However, there are emergent threats to communication rights and digital inclusion namely hate speech online, fake news, and misinformation just to mention a few. This article focuses on fake news as one way that is threatening communication rights and digital inclusion especially in Kenya.
Understanding fake news
When thinking of fake news and how it can it can confuse those who consume it into believing that it is true, a classic example comes to mind. The story The polygamy hoax that spread from Iraq to Eritrea4 reported that the government of Eritrea had made it mandatory for each man to marry two wives. This story which initially sounded genuine, was shared in at least four countries namely Kenya, Nigeria, Eritrea and Sudan. And what made it look like it was real, was that it was carried by mainstream media.
In Kenya, the story trended on twitter with all manner of jokes and disinformation, which were presented as genuine. This prompted a response from the Eritrea Embassy in Nairobi, which refuted the story and termed it “appalling”.
There have been many other fake news in Kenya, in particular during Kenya’s 2017 general election. A case in point is a story that was purported to have emanated from the BBC on Kenya election: Fake CNN and BBC news reports circulate.5 A fake video supposedly produced by BBC in its Focus on Africa Program was circulated, showing that President Uhuru was bound to win in the August elections. This fake story was even backed by fake surveys that had been “conducted” by the BBC. The logo looked genuine and it was only those with domain names knowledge who were quick to point out that the story was not a genuine BBC story.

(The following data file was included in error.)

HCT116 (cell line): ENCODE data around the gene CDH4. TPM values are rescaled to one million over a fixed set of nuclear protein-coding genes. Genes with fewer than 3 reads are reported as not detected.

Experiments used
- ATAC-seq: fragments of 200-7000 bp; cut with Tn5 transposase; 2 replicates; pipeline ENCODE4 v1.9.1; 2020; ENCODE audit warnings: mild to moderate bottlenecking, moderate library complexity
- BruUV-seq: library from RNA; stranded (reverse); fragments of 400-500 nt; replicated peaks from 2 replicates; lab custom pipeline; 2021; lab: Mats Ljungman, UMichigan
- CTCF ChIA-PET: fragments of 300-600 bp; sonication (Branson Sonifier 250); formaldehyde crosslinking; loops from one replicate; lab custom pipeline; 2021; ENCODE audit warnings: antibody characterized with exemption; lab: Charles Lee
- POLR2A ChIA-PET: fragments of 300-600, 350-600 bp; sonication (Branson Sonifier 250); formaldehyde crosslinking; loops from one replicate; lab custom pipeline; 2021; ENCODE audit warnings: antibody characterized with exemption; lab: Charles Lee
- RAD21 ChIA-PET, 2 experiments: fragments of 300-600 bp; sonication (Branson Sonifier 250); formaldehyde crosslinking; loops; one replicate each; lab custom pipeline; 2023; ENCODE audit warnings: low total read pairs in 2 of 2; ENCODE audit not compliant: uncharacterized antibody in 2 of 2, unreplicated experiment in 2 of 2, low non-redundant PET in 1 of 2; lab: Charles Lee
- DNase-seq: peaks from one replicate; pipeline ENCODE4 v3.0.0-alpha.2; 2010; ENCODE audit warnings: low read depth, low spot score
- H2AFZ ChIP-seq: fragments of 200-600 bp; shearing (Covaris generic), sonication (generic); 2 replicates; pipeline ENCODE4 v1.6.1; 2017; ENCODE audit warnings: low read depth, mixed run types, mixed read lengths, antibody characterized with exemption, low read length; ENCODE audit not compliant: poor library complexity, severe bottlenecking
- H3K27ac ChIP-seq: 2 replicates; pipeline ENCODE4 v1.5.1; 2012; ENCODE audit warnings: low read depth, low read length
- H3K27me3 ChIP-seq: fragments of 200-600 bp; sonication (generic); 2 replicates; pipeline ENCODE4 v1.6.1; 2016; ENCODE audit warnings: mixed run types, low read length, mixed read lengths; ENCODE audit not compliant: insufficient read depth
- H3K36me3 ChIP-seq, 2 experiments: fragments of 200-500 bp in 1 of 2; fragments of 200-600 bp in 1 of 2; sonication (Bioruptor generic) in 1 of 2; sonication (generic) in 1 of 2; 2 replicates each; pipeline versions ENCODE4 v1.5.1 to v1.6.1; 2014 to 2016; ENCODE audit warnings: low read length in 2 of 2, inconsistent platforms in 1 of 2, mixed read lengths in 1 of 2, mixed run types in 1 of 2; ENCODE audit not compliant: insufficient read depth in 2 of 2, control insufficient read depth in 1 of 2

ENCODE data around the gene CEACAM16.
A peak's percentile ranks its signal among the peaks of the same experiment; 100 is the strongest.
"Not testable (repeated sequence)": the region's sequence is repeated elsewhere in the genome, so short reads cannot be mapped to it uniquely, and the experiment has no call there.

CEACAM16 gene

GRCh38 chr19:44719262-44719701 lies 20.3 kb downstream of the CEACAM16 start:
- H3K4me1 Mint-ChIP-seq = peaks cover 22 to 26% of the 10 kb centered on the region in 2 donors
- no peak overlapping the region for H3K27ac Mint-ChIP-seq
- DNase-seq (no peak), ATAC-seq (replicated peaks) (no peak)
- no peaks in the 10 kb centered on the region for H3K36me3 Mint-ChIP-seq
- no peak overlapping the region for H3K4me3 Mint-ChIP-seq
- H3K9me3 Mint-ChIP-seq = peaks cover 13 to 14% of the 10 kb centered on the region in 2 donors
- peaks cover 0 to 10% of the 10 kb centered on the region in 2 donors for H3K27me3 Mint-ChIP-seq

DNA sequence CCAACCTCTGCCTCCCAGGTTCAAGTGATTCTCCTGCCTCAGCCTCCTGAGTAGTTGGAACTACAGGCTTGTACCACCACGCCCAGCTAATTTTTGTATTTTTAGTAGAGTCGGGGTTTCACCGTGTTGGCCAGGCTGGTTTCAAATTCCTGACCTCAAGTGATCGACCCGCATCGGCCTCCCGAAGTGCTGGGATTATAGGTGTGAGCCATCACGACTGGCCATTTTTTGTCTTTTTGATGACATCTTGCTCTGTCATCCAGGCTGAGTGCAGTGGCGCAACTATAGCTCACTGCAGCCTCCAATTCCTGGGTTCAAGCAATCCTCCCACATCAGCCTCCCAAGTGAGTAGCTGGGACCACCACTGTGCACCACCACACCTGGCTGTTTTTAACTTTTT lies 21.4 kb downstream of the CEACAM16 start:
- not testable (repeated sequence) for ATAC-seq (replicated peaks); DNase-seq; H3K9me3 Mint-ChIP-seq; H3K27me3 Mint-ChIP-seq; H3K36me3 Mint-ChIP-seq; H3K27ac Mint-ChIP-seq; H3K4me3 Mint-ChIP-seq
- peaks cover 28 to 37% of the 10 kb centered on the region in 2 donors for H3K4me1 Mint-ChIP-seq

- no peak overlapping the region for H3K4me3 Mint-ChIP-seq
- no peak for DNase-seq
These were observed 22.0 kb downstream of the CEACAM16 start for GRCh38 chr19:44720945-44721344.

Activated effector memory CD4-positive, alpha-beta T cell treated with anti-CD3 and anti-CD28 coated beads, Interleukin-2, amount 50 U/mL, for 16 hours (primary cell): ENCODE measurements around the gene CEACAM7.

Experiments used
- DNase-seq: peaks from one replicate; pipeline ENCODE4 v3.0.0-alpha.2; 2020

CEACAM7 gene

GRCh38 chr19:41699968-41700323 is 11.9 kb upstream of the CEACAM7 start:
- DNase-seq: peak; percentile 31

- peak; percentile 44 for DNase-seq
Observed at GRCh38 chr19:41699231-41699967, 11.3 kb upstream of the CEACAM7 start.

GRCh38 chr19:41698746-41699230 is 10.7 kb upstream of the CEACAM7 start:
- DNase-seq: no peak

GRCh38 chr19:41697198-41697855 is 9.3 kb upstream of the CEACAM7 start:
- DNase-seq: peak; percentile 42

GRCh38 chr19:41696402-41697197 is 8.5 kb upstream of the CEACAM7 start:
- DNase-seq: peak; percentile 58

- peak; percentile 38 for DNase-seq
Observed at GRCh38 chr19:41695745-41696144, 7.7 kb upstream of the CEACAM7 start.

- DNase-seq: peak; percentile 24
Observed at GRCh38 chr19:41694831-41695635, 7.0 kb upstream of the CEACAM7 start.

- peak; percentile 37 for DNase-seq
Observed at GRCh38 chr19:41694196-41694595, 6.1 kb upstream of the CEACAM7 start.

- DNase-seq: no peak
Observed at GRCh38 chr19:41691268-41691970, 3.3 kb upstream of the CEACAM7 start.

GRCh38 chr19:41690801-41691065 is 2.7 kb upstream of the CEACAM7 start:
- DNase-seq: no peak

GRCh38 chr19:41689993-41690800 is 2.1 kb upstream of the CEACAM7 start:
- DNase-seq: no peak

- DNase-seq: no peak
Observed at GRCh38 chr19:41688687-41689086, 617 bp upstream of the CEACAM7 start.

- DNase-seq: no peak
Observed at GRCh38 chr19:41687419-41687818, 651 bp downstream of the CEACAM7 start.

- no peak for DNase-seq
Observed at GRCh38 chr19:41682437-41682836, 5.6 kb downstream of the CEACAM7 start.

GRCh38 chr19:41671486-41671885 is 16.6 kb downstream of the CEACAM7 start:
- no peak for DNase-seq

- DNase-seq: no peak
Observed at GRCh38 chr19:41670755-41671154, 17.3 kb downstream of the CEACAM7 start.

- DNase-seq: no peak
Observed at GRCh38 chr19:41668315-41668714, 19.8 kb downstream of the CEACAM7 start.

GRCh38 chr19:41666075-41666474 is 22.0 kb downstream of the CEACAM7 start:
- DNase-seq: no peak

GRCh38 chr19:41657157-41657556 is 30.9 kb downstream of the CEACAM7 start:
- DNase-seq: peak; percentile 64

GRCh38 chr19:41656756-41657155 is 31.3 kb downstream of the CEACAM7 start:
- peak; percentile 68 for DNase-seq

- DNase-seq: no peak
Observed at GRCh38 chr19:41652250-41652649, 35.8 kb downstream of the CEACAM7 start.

But there were many readers who were duped into believing the fake story. And this is not the only story that has been used to get citizens into thinking that some lies are presented as the truth. This then continues to raise the debate on availability of digital platforms to communicate versus what sort of information is shared and its authenticity.
What then is considered as fake news? This is misinformation, disinformation, and falsehoods. Fake news refers to fabricated news. It usually has no basis in fact but is presented as factually accurate. The spreading of fake news, disinformation, is done deliberately to deceive.
In the period leading to and after Kenya’s 2017 general election, there was a marked increase in the publication and sharing of fake news through social media. A lot of the fake news posts amounted to hate speech, ethnic contempt, and inflammatory messages. And in a country that is polarized along ethnicity, some users of social media platform would be targeted just based on their second names as they would be judged to be supporters of either the ruling party of the opposition. In Kenya, it is easy to tell which ethnic community an individual is drawn from based on their second name. However, the name of a person does not necessarily mean that they support a leader who happens to come from their ethnic group.